Please activate JavaScript!
Please install Adobe Flash Player, click here for download

uni'wissen 02-2012 ENG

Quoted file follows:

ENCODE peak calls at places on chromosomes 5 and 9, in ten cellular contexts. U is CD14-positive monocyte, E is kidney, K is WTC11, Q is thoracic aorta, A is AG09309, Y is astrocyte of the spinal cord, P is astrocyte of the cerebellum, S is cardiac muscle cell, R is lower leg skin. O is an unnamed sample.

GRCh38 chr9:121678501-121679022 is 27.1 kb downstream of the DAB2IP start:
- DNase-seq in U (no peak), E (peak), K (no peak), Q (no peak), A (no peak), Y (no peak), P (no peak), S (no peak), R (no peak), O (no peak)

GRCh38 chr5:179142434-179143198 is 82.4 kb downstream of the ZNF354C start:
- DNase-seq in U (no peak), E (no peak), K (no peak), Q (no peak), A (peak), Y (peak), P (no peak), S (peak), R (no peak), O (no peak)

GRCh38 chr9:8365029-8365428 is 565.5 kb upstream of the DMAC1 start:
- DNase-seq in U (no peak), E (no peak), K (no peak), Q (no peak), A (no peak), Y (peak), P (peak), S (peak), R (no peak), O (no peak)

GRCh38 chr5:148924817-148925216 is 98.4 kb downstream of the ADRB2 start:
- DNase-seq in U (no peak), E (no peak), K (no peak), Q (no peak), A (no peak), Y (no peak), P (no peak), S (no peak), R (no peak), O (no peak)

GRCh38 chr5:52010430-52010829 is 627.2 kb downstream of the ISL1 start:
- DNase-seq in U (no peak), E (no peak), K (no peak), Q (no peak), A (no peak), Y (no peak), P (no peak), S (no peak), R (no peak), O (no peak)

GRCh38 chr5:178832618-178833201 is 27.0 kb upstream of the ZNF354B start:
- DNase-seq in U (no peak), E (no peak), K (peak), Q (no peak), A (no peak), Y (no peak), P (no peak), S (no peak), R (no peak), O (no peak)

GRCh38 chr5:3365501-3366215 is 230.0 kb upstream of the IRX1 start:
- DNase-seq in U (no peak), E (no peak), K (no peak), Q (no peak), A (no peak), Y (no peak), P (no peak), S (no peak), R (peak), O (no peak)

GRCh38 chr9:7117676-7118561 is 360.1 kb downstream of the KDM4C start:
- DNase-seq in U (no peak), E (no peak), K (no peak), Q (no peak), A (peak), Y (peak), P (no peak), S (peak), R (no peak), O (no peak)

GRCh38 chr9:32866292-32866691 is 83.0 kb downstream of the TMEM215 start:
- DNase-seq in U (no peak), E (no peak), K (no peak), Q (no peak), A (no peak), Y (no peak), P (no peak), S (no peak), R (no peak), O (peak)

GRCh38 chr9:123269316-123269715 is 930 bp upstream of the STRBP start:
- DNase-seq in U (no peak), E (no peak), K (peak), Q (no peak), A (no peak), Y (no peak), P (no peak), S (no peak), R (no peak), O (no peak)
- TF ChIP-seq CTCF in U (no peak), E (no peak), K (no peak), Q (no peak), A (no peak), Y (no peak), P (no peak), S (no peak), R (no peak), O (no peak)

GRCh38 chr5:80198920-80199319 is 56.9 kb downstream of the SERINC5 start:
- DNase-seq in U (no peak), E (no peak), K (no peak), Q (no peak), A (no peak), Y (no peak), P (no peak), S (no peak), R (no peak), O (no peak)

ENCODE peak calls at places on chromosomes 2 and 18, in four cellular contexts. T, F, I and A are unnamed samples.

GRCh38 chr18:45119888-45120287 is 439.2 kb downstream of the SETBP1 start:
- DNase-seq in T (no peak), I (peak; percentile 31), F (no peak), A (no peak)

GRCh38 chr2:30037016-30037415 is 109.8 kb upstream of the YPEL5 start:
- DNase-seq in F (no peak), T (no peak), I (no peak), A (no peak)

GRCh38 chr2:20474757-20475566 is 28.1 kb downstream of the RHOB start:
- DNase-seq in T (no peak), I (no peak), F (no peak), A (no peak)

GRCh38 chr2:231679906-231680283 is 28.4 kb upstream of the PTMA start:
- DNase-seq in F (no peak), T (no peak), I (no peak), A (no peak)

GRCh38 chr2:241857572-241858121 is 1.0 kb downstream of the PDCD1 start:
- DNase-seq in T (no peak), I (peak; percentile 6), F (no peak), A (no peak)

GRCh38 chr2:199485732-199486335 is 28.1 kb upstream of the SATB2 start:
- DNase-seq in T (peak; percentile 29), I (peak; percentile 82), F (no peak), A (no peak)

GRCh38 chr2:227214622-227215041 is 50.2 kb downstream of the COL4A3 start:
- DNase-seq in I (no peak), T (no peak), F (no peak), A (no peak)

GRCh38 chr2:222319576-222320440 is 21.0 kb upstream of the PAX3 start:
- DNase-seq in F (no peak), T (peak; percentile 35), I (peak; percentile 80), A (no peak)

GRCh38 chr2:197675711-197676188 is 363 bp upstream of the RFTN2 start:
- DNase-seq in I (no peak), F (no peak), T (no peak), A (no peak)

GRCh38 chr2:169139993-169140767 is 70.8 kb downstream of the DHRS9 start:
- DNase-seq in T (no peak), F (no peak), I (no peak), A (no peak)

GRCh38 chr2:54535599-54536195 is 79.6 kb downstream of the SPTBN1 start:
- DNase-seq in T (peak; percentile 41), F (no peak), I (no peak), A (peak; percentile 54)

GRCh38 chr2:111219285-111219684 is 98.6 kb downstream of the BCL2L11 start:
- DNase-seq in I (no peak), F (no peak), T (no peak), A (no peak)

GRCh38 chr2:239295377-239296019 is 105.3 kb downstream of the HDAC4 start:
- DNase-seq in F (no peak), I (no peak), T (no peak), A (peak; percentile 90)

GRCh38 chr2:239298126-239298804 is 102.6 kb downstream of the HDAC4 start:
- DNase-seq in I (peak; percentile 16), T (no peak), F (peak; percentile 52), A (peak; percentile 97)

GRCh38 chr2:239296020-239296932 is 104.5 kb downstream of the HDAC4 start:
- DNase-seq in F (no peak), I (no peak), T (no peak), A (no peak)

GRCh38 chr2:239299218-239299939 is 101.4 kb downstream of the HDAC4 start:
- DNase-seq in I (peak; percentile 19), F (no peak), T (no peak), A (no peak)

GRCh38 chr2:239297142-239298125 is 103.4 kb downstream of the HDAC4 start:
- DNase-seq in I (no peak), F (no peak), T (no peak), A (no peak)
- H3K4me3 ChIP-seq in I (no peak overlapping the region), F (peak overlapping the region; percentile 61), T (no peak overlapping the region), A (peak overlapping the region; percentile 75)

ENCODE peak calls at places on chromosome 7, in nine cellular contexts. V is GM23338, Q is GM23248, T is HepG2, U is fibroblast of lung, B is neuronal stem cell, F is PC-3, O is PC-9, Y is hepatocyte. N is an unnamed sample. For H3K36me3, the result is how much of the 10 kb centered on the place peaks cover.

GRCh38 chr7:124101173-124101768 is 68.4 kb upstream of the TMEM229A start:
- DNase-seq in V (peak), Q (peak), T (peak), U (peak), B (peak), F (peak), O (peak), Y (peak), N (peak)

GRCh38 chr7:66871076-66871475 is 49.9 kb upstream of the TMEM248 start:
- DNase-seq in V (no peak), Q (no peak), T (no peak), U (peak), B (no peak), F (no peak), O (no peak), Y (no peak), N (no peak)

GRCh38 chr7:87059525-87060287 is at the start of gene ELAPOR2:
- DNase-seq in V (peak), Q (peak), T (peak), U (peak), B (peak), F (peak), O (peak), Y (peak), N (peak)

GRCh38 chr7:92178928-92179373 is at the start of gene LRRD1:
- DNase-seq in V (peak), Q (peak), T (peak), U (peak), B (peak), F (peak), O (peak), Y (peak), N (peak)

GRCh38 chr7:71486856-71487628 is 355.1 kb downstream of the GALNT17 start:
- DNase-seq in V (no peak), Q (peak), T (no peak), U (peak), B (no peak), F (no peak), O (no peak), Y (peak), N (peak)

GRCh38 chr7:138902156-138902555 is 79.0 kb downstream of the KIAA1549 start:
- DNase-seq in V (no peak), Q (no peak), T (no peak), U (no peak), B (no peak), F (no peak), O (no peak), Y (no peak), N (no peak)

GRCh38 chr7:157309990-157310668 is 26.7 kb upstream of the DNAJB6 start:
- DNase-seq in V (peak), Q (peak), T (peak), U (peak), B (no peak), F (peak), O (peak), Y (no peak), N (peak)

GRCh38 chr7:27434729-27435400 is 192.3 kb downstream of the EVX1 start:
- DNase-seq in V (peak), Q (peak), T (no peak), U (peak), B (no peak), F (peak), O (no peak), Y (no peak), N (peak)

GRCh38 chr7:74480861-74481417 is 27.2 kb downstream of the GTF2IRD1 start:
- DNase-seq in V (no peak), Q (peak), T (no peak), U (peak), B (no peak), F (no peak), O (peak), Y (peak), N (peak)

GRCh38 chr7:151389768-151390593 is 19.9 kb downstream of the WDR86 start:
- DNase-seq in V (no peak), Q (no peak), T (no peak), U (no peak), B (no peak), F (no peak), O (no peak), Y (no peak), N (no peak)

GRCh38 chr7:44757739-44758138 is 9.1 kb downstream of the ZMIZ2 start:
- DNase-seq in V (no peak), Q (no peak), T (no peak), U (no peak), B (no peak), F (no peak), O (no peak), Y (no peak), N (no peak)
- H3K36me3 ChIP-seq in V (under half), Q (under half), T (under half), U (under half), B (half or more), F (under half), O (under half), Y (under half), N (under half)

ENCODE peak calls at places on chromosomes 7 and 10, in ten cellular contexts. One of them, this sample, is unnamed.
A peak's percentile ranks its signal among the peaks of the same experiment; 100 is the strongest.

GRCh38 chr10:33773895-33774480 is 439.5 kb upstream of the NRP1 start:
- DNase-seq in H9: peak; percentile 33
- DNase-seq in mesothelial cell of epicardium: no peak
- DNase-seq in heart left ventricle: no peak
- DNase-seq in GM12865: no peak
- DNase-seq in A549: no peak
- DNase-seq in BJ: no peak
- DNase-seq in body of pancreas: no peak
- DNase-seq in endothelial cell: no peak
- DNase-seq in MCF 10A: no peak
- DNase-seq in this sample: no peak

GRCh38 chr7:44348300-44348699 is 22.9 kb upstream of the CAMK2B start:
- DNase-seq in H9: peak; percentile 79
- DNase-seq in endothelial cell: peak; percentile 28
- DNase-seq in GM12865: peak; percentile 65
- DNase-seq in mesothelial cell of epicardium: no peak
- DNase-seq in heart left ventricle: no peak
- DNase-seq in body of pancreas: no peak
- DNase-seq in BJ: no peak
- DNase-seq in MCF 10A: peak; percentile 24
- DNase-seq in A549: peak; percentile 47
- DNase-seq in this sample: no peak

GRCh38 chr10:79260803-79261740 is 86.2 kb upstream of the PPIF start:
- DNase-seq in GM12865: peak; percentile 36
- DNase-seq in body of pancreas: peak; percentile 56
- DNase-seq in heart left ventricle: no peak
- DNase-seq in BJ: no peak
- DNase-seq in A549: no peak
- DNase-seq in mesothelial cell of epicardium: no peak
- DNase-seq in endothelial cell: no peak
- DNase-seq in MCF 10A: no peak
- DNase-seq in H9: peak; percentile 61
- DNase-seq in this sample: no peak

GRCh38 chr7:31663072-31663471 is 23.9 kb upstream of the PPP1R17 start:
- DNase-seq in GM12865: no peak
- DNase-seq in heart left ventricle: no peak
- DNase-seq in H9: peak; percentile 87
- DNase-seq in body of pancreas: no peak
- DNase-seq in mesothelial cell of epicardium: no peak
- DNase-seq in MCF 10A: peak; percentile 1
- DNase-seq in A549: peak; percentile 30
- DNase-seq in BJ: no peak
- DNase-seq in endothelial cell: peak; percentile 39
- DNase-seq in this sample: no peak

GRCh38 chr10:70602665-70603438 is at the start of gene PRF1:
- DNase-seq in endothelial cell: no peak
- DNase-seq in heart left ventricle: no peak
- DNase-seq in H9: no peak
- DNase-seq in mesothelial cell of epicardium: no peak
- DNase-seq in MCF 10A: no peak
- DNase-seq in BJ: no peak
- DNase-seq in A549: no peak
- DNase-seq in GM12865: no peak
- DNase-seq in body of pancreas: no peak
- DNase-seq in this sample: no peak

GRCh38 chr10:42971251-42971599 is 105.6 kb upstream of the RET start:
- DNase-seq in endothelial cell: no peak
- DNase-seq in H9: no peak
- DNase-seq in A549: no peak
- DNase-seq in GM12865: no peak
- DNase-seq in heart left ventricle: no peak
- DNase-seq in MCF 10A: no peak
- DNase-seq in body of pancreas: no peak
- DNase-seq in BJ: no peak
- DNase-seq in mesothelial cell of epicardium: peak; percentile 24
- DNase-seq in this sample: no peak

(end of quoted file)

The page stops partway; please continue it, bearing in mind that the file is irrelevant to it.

immune system, identify “enemies.” The more well-known adaptive immune system doesn’t learn how to distinguish the body’s own bacteria from foreign bacteria until after birth. Through contact with the outside world, countless specif- ic antigen receptors develop in the course of time which T cells in the adaptive immune sys- tem can use to identify potential invaders. The LTi cells do not have such detection receptors at their disposal. “However, we know more about how they fend off pathogens,” says Diefenbach. LTi cells produce soluble factors, including inter- leukin 22 (IL-22), which causes the cells of the intestinal epithelium to form proteins that can be used to combat germs. T cells also release IL-22. In their case, the aryl hydrocarbon receptor (AhR) boosts the production of the factor. Infants are provided with glucosinolates through mother’s milk. The Freiburg researchers suspect that these plant chemicals influence the development of the innate immune system in the intestines in mice as well as in humans. Photo: Molin/Fotolia LTi cells also have the AhR. What role does it play in them? In order to find the answer to this question, Diefenbach’s PhD candidate Elina Kiss from the Spemann Graduate School of Biology and Medicine (SGBM) of the University of Freiburg switched off the receptor in her mice: The level of IL-22 decreased, and there was a hundredfold drop in the amount of LTi cells. “We didn’t see any more patches and follicles under the microscope,” says Kiss. Hence, the aryl hy- drocarbon receptor is crucial. But what sub- stances stimulate the receptor in LTi cells? Dioxin, the most well-known binding partner of the AhR, is toxic and thus does not come into consideration. “Since we are working on the di- gestive tract, nutrients struck us as the most in- teresting candidates,” explains Kiss. A review of the literature led to the discovery that the aryl hydrocarbon receptor has a binding site for plant substances that glucosinolates can dock onto. Kiss could not simply feed her mice these sub- stances exclusively, because they would not have survived it in the long run. The solution was a mouse diet: Kiss gave half of her animals food in which the glucosinolates had been industrially removed but which contained all other essential nutrients. These mice ended up looking like those without the AhR – they had very few LTi cells, hardly any IL-22, no follicles. The mice that received glucosinolates, on the other hand, de- veloped in a completely normal way. “We were surprised to find out that the entire system is so dependent on AhR and glucosinolates,” says the Finn. When she came to Freiburg in 2008, she was familiar with molecular biological tech- niques, but she was new to immunological re- Various types of ­immune cells collect in the crypts, the ­indentations between two intestinal villi (red: LTi cells; blue: B cells) and form ­follicles. The follicles protect mice from ­infections and chronic- inflammatory diseases. 26